First of two parts
At first, the experimental shampoo looked like a putrid salad dressing. Its oil and its water just couldn’t get along. They separated in the bottle and, over time, the shampoo took on an ugly brown hue.
The team at Avalon Organics, based in Petaluma, was trying to make a line of hair, skin and bath products without toxic chemicals, using ingredients derived from plants, such as lavender and coconut.
“It was a disaster,” said Morris Shriftman, the company’s vice president at the time. “We thought we had failed.”
In any recipe, whether for cake or shower gel, swapping out one ingredient for another can result in a complete flop. But the chemists working for Avalon Organics refused to give up. After years of tweaking recipes, at a cost exceeding $1 million, the company reinvented more than 150 products and came to lead a growing movement dubbed “consciousness in cosmetics.”
“We accepted this stuff blindly for so long. Now we’re asking questions, seeking information. The awareness that we’re living in a chemical environment is finally taking hold,” Shriftman said.
Innovations in designing green chemicals are emerging in nearly every U.S. industry, from plastics and pesticides to toys and nail polish. Some manufacturers of cosmetics, household cleaners and other consumer products are leading the charge, while others are lagging behind.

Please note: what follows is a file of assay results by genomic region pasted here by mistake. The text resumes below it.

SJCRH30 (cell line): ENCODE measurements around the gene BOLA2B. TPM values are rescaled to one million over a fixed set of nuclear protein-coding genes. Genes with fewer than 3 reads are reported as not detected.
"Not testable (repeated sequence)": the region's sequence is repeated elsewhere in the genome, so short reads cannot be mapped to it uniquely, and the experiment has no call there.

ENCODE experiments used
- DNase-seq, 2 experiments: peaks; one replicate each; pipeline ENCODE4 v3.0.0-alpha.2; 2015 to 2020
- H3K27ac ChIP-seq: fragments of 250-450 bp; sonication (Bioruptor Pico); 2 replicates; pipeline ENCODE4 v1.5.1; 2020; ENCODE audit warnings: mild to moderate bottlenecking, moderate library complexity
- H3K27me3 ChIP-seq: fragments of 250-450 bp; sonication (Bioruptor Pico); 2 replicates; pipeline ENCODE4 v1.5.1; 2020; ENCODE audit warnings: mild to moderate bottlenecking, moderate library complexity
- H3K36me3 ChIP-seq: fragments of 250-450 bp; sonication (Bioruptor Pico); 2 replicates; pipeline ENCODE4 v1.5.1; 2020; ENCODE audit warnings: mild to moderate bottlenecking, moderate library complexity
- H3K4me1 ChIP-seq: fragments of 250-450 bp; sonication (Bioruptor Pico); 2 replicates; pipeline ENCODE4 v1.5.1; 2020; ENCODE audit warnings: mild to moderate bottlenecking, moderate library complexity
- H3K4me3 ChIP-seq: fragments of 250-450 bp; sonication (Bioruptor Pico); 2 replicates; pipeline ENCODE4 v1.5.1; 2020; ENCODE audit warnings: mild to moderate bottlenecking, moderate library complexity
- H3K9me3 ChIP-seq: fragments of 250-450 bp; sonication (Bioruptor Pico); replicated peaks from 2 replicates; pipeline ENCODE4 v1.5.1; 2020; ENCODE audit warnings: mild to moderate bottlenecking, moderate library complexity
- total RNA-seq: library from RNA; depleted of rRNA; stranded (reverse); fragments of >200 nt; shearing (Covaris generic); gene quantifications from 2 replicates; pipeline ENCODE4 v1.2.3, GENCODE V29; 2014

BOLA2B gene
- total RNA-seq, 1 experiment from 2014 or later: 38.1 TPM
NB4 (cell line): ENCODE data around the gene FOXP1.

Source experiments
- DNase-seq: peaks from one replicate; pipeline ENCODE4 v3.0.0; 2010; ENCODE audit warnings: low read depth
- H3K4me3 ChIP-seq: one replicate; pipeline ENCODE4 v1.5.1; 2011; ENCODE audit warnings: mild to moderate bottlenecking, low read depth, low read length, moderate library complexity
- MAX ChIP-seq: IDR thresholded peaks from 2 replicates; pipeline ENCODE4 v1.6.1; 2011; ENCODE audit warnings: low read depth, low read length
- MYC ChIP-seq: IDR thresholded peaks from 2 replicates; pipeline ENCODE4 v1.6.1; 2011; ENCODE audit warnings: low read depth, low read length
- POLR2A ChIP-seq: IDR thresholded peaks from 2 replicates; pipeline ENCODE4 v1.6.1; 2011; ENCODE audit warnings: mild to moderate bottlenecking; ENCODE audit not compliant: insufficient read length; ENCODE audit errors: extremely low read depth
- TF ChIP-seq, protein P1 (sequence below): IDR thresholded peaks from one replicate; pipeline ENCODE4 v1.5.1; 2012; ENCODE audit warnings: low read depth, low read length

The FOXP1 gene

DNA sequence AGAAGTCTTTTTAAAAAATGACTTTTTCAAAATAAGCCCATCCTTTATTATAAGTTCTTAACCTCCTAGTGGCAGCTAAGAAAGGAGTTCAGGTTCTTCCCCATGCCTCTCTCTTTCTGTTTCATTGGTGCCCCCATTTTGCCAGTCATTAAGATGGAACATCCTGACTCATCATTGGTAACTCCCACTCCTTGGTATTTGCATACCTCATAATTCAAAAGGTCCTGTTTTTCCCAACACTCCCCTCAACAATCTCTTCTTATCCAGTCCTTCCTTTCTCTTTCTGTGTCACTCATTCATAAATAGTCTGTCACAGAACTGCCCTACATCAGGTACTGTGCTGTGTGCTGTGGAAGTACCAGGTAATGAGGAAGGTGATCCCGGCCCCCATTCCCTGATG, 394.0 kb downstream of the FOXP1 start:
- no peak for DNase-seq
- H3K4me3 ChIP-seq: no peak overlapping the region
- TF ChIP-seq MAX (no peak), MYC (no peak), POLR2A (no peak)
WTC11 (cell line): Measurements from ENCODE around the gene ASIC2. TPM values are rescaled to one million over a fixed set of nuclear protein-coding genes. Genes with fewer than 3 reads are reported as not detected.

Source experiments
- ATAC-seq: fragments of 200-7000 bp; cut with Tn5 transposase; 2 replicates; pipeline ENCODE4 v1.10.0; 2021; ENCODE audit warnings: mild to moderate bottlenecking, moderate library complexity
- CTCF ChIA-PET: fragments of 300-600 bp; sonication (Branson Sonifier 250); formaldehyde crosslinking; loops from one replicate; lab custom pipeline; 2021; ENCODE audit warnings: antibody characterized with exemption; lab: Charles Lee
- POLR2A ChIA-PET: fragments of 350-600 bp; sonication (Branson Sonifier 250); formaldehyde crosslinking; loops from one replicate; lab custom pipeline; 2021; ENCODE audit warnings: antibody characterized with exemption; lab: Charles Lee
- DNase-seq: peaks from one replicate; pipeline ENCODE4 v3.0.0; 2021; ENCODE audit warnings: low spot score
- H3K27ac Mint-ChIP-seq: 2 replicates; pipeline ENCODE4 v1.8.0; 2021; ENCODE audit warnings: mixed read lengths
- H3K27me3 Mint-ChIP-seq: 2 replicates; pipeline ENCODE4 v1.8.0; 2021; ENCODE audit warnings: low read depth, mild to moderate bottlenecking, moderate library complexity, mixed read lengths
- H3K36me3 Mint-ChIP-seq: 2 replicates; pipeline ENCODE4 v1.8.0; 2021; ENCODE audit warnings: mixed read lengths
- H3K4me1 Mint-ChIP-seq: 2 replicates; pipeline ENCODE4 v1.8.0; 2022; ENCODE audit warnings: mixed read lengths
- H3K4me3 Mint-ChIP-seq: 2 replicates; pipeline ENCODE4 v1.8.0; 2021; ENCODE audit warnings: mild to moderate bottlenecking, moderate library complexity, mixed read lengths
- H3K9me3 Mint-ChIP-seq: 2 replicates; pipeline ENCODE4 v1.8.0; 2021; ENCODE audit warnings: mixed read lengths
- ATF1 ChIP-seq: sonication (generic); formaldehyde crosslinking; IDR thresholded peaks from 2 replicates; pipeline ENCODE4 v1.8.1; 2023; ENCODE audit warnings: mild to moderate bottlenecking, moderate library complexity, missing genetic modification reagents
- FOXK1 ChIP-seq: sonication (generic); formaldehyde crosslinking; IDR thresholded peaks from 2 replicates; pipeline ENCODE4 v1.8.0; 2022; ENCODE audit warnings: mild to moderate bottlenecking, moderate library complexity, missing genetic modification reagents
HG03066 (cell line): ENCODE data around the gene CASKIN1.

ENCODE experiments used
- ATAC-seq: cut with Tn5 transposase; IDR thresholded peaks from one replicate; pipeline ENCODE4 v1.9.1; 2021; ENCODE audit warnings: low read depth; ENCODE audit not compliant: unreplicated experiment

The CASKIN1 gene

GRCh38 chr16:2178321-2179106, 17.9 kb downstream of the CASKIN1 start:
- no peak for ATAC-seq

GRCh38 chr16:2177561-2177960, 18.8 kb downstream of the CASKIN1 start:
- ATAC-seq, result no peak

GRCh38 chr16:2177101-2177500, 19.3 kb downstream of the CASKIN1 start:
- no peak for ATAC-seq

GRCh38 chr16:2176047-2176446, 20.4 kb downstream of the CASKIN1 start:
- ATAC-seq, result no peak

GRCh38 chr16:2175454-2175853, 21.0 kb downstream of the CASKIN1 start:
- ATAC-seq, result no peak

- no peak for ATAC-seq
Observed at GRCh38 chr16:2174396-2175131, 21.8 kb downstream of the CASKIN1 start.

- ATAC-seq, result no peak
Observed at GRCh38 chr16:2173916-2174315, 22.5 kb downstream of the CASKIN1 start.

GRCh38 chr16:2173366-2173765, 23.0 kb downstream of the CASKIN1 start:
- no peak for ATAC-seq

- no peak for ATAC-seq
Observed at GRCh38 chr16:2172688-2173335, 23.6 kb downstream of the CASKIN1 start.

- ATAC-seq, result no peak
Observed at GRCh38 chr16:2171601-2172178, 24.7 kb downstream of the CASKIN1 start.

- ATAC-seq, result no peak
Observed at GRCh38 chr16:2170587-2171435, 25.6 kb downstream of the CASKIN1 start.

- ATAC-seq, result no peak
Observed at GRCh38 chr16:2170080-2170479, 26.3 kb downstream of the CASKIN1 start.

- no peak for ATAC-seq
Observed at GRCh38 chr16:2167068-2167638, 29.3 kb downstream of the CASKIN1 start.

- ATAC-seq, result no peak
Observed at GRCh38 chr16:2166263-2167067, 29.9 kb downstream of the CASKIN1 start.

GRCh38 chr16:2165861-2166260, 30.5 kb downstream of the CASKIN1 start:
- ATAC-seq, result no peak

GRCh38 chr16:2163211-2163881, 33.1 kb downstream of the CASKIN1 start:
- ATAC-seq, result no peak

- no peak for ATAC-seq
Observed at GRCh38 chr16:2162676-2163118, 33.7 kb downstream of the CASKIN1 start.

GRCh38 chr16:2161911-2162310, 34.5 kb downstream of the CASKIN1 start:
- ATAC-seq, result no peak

For decades, many manufacturers used the most powerful weapons in their chemical arsenals, with scant attention to where they wound up or what they might have been doing to people or the planet.
Now, in a fresh take on the pre-World War II slogan, “Better Living Through Chemistry,” small chemical companies and giant corporations, including BASF and Rohm and Haas, are implementing the tenets of green chemistry, creating safer substances that won’t seep into our bloodstream, endanger wildlife or pollute resources.